that goal,” said McCarroll.
McCarroll doesn’t make predictions about oil prices and said you can get caught up trying to over-analyze oil prices. “If I knew where oil prices were going I wouldn’t be producing it, I’d be trading it,” he joked with the audience.
Shifts in funding
James Baker of Piper Jaffray & Co. addressed the new landscape for buyers and sellers in the midstream sector.
“The biggest change in the midstream space is that 10 years ago the vast majority of buyers were master limited partnerships or MLPs,” said Baker. “Since 2017, we have seen about $50 billion worth of mergers and acquisitions in midstream; approximately $40 billion of it has been financial buyers with $10 billion representing strategic buyers.”
According to Baker, the industry is seeing a market trend where MLPs are converting to C Corps because of the sharp reduction in the U.S. corporate tax structure and the ability to access a larger base of institutional investors. “It’s a much bigger pool for companies when they get back to growing and need to raise capital,” he said. “But many institutional investors look at the industry and say there are too many midstream companies that look the same and there needs to be consolidation—and that’s not an easy solution.”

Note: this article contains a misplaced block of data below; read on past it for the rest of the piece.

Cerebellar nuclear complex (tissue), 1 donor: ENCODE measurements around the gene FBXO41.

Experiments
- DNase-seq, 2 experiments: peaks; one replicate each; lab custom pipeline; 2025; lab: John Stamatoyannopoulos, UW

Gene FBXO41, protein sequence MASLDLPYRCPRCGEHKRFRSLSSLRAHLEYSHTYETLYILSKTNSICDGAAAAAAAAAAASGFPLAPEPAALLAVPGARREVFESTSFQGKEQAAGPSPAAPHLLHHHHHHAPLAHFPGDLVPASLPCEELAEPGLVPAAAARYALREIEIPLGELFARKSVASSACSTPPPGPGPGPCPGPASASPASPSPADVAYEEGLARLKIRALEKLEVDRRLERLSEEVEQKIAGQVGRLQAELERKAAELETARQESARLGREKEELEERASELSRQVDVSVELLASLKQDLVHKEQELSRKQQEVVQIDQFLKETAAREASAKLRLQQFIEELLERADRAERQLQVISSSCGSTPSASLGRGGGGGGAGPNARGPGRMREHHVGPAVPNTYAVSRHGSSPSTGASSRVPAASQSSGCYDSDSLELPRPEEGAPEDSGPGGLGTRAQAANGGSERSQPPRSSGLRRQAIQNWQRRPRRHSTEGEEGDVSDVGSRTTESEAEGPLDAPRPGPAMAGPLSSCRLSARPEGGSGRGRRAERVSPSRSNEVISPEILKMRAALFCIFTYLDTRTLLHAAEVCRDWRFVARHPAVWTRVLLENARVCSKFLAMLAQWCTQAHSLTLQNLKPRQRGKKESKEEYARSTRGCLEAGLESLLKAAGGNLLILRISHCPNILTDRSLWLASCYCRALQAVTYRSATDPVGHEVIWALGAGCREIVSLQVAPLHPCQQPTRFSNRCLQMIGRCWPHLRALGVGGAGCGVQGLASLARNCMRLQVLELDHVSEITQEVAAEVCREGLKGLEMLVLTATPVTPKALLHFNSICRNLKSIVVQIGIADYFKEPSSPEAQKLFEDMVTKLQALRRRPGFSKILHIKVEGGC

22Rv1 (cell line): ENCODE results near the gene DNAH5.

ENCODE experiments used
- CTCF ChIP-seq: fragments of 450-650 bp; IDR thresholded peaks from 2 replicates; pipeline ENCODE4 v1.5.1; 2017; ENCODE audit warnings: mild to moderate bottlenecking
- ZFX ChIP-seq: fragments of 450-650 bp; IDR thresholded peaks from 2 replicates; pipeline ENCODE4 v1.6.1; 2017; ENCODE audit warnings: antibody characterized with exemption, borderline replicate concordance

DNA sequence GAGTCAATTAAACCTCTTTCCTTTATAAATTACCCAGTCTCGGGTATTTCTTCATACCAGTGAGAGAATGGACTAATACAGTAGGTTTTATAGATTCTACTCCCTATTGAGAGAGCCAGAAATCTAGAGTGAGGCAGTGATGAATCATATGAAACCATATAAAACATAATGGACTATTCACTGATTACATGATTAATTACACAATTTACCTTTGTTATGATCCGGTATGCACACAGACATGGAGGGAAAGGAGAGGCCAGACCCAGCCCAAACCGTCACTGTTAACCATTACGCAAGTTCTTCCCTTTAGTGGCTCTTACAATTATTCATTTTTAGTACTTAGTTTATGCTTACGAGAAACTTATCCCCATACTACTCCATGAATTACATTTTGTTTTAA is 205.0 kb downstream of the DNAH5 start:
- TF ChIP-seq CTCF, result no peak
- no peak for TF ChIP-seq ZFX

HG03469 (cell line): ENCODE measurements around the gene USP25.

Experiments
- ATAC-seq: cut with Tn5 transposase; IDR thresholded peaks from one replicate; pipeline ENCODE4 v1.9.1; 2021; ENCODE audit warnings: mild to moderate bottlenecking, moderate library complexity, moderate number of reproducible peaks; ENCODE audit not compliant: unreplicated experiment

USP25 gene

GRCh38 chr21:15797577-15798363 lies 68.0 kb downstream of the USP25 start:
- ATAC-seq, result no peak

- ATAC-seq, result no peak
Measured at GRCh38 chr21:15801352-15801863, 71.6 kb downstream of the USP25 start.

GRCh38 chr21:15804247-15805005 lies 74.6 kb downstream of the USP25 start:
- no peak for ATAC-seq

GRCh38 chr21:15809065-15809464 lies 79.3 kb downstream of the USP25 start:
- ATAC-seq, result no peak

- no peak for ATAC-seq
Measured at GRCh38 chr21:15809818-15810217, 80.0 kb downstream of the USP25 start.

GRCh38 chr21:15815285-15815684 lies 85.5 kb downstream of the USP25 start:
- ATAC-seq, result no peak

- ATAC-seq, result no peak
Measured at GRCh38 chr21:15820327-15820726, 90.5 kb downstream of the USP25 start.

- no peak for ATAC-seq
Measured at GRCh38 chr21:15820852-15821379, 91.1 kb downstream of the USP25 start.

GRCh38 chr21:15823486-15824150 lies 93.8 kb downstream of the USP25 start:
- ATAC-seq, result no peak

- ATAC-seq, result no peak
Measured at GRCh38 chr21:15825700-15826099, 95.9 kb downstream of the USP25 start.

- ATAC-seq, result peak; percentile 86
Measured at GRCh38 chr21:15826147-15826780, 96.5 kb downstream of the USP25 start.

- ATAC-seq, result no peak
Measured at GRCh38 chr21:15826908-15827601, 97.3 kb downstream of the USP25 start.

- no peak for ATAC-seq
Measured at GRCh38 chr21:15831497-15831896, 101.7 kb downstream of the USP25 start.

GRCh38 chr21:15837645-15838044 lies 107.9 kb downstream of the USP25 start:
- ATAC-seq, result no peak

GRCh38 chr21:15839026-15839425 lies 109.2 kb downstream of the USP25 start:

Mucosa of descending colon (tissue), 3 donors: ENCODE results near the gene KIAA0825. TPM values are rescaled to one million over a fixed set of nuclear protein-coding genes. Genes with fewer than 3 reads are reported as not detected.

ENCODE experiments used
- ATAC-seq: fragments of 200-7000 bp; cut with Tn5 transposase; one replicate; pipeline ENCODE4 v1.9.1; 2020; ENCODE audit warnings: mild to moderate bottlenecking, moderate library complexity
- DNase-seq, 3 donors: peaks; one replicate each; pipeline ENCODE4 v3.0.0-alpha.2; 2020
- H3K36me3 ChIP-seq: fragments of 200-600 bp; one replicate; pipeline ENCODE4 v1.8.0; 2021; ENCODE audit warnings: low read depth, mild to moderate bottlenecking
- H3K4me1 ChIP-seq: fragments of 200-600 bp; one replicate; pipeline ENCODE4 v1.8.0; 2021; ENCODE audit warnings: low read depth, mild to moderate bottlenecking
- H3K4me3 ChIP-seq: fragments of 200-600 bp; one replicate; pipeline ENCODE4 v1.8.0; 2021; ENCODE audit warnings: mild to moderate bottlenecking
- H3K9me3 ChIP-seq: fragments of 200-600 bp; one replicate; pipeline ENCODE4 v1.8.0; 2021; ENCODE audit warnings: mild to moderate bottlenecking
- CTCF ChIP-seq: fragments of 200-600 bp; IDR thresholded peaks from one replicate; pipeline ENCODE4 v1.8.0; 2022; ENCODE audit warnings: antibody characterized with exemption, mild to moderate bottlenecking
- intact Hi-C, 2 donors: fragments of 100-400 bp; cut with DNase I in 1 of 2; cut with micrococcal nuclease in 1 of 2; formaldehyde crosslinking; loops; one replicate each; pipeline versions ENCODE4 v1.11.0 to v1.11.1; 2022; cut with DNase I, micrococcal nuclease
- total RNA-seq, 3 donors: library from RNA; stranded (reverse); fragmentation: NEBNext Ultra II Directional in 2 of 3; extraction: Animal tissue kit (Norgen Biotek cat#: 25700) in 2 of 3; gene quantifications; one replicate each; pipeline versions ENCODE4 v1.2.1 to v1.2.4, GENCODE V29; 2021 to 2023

“The entire business model has changed for upstream private equity groups,” said Baker. “Traditionally, they have backed a management team to go out and lease acreage, prove it, and then flip it to a strategic. That market has disappeared. Now they have to hire operators and run it as a company and within cash flow or maybe push until an exit appears. It’s a totally different approach.”
Baker concluded stating the investment community has shifted from a focus on growing production, to a focus on capital discipline and financial metrics that require a different mindset.
For more information about the BoyarMiller Energy Forum, visit boyarmiller.com.